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PART II     Kill Them With Kindness    Page  1  2  3  4  5

The Inspection

And now, Grandin's ready to begin her inspection. By the end of the morning, she'll know if this plant is mistreating the animals, or if the cattle are going to a calm and painless death.

"Let's just start looking at the truck unloading," says Grandin, "they're just unloading a bunch of cattle right now."

Grandin says the more she listened to cattle, the more she realized that their moos tell you how they feel. Photo: Daniel Zwerdling

From the outside, this slaughterhouse almost looks like a car factory: Semis keep pulling up to an unloading dock; there are windowless buildings, and smokestacks. But there's also a greasy, cloying smell in the air; and a labyrinth of fences and pens stretch from the unloading dock about a hundred yards to the plant.

Grandin walks to the rear of the semi, as it backs up to the edge of a pen. The driver hops out of the cab and opens the double doors. And steers pour down the ramp, like black boulders.

Grandin looks down at her clipboard, at the first item on her inspection list. She needs to stand here for a few minutes and count the cattle that go "moooo."

Or as her checklist describes it: What percentage of cattle are "vocalizing"?

Temple Grandin invented this system for inspecting a slaughterhouse. Nobody had ever done anything like it before.

"It's got to be simple," says Grandin. "You cannot have an audit with 50 different things to audit, where it would take the McDonald's auditor a week to do the audit. That would just be impossible."

Moos Tell You How They Feel

So she studied thousands of animals, in slaughterhouses, and she looked for five crucial clues that reveal if they're calm or stressed. Grandin says the more she listened to cattle, the more she realized that their moos tell you how they feel.

"I just started checking off, 'Did the animal moo?' Yes or no? 'Was that moo associated with an obviously bad event?' And I found that about 98% of the cattle that mooed had a real good reason for doing it. I thought 'That's really going to work.' Vocalization scores separate a plant that has big problems from a plant that doesn't."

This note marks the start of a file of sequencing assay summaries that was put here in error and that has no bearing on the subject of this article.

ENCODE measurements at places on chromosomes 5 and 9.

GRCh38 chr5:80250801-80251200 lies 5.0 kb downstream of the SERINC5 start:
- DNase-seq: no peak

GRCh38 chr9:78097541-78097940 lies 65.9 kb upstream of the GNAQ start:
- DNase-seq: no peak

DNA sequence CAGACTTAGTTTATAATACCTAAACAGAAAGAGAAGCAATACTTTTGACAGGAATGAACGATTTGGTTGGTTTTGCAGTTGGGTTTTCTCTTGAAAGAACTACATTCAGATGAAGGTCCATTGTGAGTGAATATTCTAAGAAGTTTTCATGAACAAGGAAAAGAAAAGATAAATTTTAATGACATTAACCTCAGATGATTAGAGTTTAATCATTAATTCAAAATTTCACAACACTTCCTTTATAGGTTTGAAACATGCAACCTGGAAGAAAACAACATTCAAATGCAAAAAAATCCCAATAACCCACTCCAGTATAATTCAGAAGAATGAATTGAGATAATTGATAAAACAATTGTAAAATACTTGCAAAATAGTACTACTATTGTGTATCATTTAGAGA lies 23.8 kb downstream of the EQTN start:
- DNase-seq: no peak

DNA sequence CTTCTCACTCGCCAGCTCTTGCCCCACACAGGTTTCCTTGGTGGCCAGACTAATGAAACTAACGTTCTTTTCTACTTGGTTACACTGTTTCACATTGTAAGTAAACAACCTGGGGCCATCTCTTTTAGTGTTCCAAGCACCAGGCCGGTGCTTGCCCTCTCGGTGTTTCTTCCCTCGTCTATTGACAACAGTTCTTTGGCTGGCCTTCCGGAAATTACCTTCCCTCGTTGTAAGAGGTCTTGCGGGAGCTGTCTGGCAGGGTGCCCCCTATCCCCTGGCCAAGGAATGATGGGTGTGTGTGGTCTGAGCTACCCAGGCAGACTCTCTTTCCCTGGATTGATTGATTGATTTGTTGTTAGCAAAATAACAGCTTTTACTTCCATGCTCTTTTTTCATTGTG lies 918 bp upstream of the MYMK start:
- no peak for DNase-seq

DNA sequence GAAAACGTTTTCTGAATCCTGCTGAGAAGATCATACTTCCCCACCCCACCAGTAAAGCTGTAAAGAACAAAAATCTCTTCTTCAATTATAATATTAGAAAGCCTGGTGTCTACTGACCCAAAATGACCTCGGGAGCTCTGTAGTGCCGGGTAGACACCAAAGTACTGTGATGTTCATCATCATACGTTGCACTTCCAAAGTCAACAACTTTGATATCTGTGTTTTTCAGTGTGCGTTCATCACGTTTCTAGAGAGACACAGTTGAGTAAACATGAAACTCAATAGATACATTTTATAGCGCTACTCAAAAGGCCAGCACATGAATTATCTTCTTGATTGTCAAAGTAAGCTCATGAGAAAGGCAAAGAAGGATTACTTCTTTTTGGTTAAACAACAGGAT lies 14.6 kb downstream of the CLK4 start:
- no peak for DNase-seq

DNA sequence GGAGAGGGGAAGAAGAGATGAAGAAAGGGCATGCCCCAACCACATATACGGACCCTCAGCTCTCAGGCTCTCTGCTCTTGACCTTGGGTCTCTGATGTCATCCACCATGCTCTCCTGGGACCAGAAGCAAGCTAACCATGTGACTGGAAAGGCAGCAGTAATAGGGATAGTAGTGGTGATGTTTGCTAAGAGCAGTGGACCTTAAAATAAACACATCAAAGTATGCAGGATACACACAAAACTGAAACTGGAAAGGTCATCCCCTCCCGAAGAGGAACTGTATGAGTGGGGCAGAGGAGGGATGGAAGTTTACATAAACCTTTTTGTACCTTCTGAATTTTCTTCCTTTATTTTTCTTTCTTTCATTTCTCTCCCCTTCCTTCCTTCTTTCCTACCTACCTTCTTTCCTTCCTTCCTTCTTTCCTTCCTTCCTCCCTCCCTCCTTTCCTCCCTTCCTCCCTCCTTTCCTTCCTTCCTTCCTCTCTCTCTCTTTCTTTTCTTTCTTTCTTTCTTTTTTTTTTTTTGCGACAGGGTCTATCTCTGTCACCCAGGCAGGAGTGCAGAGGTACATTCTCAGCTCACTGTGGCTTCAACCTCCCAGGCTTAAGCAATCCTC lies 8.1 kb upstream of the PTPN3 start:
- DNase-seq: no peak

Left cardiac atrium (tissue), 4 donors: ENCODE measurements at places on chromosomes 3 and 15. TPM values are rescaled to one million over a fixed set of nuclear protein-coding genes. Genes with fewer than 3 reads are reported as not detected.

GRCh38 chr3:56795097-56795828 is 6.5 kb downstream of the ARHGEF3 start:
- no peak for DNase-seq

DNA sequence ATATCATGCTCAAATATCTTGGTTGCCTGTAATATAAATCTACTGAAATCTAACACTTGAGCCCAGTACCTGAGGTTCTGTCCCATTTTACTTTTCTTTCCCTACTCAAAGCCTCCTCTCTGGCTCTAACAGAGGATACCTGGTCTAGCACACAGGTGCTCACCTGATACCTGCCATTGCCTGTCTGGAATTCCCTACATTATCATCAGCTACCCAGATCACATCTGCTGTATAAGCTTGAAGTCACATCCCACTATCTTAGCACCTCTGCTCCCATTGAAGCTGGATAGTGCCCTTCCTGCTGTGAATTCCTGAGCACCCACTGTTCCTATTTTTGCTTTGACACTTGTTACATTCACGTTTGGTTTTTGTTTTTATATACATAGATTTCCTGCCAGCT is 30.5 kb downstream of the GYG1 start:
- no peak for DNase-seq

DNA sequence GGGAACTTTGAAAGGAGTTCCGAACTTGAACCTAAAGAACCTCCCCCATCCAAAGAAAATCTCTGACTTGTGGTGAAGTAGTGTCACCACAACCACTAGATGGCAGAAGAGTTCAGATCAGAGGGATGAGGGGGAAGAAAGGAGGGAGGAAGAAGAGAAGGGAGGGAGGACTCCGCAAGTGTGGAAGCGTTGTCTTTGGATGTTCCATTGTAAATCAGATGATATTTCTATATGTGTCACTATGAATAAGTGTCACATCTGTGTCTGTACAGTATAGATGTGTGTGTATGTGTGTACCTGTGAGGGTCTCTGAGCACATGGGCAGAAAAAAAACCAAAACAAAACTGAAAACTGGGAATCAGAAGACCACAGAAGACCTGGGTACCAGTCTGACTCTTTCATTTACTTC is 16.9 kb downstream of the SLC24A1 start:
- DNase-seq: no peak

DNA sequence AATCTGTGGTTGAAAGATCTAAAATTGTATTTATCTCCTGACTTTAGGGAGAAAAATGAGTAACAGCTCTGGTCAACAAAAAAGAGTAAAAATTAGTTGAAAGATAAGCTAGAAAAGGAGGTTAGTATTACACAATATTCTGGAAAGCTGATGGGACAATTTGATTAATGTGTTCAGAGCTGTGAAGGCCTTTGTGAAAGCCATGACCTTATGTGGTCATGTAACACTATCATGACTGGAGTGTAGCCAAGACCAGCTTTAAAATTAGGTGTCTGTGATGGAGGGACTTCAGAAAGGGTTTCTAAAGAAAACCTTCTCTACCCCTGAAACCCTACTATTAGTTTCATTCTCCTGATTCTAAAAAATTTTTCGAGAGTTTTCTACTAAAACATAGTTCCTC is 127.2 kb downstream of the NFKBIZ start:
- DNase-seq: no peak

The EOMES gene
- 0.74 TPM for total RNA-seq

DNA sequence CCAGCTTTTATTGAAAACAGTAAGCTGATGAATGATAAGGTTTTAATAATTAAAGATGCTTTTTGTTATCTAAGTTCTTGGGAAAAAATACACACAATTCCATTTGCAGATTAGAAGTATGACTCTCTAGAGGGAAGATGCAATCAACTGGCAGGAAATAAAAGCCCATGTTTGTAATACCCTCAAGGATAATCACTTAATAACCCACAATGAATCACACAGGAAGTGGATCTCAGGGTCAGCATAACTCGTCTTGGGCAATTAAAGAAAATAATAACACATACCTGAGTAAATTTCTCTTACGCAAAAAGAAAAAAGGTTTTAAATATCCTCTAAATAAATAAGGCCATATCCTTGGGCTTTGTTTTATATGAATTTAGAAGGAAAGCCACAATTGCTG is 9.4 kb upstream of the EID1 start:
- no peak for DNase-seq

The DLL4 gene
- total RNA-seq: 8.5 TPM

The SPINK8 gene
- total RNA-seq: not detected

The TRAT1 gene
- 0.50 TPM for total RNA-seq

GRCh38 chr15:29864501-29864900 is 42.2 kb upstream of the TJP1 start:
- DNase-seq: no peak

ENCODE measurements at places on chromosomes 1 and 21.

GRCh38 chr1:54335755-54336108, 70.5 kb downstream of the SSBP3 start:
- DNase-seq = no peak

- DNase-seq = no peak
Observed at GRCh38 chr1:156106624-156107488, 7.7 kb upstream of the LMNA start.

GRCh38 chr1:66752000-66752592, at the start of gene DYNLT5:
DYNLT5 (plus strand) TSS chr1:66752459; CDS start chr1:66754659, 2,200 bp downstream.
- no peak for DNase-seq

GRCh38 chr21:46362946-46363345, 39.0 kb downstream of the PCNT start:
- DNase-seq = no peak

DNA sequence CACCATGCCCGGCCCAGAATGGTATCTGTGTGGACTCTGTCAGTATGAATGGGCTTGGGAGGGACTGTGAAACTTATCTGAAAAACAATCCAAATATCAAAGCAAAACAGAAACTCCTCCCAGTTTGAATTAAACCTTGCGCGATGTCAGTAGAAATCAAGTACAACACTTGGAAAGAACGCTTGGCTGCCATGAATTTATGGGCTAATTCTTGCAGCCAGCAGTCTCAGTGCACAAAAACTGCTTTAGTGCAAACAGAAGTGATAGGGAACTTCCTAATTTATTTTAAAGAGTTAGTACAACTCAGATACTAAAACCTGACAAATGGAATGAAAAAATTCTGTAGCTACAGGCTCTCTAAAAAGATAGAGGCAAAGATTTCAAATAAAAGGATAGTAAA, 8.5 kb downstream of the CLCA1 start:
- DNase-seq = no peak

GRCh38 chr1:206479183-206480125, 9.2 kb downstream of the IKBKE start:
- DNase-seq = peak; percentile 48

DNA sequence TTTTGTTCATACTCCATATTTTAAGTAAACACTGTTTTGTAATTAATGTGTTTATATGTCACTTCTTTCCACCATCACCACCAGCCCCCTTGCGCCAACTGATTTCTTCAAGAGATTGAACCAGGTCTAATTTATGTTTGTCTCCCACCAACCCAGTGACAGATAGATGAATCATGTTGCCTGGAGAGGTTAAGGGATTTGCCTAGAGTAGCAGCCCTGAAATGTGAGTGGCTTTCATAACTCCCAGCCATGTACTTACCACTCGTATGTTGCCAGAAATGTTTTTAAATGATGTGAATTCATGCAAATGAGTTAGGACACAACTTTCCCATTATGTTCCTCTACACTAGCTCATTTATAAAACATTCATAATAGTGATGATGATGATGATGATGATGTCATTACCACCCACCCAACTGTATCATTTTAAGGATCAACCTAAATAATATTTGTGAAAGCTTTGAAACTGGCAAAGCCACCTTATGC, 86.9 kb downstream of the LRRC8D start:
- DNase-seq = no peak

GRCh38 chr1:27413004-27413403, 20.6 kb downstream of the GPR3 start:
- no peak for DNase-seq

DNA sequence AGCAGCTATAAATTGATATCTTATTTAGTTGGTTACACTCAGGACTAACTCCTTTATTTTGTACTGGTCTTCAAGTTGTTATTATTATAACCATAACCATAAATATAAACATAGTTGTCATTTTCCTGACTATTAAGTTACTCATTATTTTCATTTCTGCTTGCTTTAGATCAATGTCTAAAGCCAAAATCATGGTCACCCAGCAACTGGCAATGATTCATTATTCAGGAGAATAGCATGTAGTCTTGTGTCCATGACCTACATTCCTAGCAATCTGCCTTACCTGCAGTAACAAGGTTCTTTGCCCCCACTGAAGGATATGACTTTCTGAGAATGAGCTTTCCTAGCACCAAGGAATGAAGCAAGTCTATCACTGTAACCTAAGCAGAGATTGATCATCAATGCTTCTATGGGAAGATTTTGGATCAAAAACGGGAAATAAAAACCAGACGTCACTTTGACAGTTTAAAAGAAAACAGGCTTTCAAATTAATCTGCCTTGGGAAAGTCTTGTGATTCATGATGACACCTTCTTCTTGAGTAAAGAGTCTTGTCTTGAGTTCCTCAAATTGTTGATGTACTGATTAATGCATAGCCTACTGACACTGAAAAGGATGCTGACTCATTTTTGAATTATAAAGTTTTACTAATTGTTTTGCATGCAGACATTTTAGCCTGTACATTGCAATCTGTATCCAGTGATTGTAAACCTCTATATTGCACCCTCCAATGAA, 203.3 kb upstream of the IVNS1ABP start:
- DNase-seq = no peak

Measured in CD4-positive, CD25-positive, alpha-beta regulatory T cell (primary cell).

Grandin says this plant used to have problems: the drivers would shout at the cattle, to shoo them off the trucks. The cattle would get scared, and balk, so the drivers would shout louder, and the cattle would bellow so much they'd practically drown you out.

"One of the things that's been really important to the handling has been to get rid of all the yelling and screaming and whistling," says Grandin. "Cattle have got really sensitive ears and so one of the things I've worked on is getting people to keep their mouths shut when they're moving cattle."

But after decades of western movies—isn't that what cowboys do? They yell, they whistle.

"Well we need to get rid of that yelling, because it just gets the cattle all excited," explains Grandin. "In Canada, researchers have done two studies that found that yelling and screaming at cattle is really stressful. In fact, yelling and screaming does more to raise the heart rate than the sound of metal banging and clanging."

Grandin says this slaughterhouse has changed its ways. According to her inspection system, if only three percent of the cattle "vocalize," it shows that most of them are calm.

As these cattle are unloaded, all is quiet except for the sound of their hooves.

Bad Was Normal

Temple Grandin is the most unusual crusader in a long line of Americans who've tried to make slaughterhouses more humane. Congress passed a law that forbids cruel practices, back in the 1950s.

But Grandin's own studies show that a lot of slaughterhouses ignore that. Around six years ago, she surveyed major meat plants for the U.S. Agriculture Department, and she reported that most of them did a brutal job of killing. Grandin says she also discovered that a lot of industry executives don't care, unless she can prod them to leave their offices and see problems.

"I remember the day one of the managers saw chickens. We had gone to a chicken plant and we found a live chicken in the garbage can," describes Grandin. "The people that were with me were really horrified. But I remember another time when I was out with some managers and we visited a hog farm and there was a half dead pig lying in the alley. He had been there for a good long time, and the manager leading the tour just walked our tour group right over the half dead pig. It's like they become totally desensitized and don't even see it. Bad had become normal."

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